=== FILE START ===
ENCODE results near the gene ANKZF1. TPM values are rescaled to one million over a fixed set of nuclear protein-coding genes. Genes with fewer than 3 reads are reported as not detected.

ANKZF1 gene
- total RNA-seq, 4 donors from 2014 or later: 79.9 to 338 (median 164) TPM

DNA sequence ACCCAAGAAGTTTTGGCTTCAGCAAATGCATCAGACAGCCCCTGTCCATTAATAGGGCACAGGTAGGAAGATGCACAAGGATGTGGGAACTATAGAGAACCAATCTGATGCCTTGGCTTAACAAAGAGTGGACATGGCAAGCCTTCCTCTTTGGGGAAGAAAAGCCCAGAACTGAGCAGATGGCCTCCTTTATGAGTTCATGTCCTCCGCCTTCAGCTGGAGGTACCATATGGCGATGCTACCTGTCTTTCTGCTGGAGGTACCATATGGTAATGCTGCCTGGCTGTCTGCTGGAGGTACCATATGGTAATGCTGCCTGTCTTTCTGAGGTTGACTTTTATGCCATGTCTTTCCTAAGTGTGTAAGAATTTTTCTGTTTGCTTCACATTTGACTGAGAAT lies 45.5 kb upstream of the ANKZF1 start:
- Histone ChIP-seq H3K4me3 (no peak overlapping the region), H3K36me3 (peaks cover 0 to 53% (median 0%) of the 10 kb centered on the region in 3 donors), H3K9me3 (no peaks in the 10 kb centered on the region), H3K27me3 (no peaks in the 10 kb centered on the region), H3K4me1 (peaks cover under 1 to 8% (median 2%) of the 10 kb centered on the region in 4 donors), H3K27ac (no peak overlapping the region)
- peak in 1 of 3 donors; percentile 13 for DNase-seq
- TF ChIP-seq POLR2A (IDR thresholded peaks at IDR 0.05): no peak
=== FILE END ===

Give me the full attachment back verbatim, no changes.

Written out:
ENCODE results near the gene ANKZF1. TPM values are rescaled to one million over a fixed set of nuclear protein-coding genes. Genes with fewer than 3 reads are reported as not detected.

ANKZF1 gene
- total RNA-seq, 4 donors from 2014 or later: 79.9 to 338 (median 164) TPM

DNA sequence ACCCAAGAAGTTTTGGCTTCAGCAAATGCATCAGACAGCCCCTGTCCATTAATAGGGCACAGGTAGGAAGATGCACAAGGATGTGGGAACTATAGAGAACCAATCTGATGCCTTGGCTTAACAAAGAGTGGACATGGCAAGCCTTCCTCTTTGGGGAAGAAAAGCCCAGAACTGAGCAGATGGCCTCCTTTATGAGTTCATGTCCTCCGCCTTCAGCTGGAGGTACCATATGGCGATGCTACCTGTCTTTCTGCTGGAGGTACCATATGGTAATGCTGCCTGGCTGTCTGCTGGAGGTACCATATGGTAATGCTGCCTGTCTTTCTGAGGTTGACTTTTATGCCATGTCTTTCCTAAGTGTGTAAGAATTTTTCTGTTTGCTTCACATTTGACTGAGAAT lies 45.5 kb upstream of the ANKZF1 start:
- Histone ChIP-seq H3K4me3 (no peak overlapping the region), H3K36me3 (peaks cover 0 to 53% (median 0%) of the 10 kb centered on the region in 3 donors), H3K9me3 (no peaks in the 10 kb centered on the region), H3K27me3 (no peaks in the 10 kb centered on the region), H3K4me1 (peaks cover under 1 to 8% (median 2%) of the 10 kb centered on the region in 4 donors), H3K27ac (no peak overlapping the region)
- peak in 1 of 3 donors; percentile 13 for DNase-seq
- TF ChIP-seq POLR2A (IDR thresholded peaks at IDR 0.05): no peak